Detroit Bankruptcy Case Judge Rejects Payoff of Banks To Exit Swaps Deal
January 17, 2014 • 11:55AM

Bankruptcy Judge Steven Rhodes ruled Thursday against a proposed deal for Detroit to exit a costly swaps deal with UBS AG and Bank of America Corp.'s Merrill Lynch Capital Services for $165 million. The swaps deal was originally made in 2005 as part of the sale of city debt to make payments on its pension liabilities. On the eve of the city's bankruptcy filing last March, Emergency Manager Kevyn Orr negotiated a settlement for the two banks to accept 75 percent ($230 million) of what they would otherwise be owed, even as he planned a bankruptcy filing to savage the retirement and healthcare benefits of the city's employees, and make other cuts that will cripple the city.

During the course of the bankruptcy proceedings late last year, Rhodes demanded that the City provide him with any materials it had drawn up at the time about whether the swaps deal was legal. At about the same time, Rhodes stopped the proceedings and ordered the City to go back to the two banks to negotiate a better deal. According to a Detroit Free Press article on yesterday's ruling, Detroit and the banks renegotiated the dollar figure on the deal on Christmas Eve, down to $165 million (43 percent). Judge Rhodes rejected this deal Thursday, because the figure is still much too high, and, on the other hand, it's "reasonably likely" the City would succeed in challenging the legality of the original transaction. He said, according to the Free Press, that "the City has convincing arguments that its 2009 decision to pledge its casino taxes as collateral on the transaction was illegal under the Michigan Gaming Act, which limits how the money can be used. He also said the City has a strong argument that the swaps were invalid altogether." He told the City and the banks to renegotiate again.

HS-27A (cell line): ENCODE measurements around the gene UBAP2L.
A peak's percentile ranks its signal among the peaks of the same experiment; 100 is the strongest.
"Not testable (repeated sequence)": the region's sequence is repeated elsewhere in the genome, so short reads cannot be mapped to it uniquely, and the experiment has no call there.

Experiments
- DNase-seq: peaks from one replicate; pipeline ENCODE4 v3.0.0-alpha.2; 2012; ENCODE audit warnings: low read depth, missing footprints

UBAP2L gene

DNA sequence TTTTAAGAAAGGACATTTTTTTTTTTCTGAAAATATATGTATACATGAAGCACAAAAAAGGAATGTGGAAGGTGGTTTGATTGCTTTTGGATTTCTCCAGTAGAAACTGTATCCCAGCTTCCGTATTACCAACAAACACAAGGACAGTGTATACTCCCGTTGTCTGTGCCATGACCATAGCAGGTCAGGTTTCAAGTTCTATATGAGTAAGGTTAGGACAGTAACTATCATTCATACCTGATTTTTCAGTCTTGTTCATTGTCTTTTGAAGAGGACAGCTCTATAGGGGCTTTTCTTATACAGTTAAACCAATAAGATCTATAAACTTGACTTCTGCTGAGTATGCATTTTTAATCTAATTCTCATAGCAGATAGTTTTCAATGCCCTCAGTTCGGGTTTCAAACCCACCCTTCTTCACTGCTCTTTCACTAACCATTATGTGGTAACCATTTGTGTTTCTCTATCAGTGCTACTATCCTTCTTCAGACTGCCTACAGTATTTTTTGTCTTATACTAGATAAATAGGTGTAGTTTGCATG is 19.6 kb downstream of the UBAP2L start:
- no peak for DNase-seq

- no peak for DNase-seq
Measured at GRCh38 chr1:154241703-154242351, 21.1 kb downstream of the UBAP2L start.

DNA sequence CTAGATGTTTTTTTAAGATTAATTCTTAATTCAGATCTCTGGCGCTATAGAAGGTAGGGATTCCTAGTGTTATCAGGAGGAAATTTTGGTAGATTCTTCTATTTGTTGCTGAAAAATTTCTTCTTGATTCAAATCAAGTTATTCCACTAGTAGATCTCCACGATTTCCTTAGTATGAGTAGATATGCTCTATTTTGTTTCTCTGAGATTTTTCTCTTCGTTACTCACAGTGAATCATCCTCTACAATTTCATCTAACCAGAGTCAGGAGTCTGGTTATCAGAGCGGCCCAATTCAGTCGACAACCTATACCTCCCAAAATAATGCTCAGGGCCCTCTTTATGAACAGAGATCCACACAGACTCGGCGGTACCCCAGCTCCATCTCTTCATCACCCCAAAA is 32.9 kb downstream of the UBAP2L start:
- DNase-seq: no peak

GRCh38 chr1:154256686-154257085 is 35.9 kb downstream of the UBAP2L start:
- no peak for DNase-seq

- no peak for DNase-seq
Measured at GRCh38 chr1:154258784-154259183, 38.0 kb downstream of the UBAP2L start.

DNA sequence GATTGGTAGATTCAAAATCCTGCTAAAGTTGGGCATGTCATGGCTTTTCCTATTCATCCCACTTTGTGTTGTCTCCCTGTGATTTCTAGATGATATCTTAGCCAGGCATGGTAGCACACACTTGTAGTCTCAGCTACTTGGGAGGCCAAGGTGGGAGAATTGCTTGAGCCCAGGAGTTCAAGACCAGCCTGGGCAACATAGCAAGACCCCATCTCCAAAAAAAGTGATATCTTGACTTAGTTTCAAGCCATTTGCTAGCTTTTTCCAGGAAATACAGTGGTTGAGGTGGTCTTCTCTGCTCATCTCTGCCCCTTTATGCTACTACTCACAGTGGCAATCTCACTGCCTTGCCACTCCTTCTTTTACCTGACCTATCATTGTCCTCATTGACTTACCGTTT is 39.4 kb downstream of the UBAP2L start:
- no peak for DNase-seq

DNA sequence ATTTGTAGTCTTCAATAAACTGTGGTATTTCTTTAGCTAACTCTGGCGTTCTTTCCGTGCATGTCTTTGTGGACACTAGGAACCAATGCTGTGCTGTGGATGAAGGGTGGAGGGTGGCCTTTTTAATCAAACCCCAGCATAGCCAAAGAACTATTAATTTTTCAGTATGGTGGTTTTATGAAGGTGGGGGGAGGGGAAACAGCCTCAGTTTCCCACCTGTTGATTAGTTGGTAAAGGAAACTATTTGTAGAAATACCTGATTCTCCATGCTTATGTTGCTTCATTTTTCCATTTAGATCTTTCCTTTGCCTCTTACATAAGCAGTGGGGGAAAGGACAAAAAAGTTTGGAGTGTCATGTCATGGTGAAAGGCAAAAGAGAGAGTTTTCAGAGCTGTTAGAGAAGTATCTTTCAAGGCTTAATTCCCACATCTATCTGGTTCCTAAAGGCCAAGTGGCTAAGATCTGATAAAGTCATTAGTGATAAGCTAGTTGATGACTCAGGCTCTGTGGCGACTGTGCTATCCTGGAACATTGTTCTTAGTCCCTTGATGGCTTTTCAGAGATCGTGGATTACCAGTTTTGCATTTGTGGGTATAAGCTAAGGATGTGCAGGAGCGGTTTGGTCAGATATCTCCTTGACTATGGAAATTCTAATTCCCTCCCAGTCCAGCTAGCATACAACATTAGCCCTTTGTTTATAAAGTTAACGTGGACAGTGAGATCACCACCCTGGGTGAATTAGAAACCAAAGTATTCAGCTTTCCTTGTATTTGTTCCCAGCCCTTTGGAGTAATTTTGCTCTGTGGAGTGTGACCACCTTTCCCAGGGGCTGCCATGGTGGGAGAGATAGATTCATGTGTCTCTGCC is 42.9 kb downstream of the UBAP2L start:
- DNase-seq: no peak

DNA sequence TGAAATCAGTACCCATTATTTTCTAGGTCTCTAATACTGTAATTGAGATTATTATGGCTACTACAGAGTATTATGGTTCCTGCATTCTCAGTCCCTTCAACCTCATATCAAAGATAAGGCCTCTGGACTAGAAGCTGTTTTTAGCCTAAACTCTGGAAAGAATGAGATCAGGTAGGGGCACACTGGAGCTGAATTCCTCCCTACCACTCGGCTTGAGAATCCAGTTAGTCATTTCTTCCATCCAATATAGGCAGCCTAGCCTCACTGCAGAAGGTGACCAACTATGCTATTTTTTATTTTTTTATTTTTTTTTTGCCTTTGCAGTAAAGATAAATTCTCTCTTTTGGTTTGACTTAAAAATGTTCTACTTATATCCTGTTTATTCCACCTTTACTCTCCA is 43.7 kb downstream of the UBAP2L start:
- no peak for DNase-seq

Along with this ruling, he rejected the request by the City to borrow the $165 million from Barclay's, but approved, with conditions, a proposal to borrow $120 million from them to improve city services. The funds from the approved loan "can't be used as 'working capital' and can only be used for functions approved by the Michigan Gaming Act," according to the Free Press

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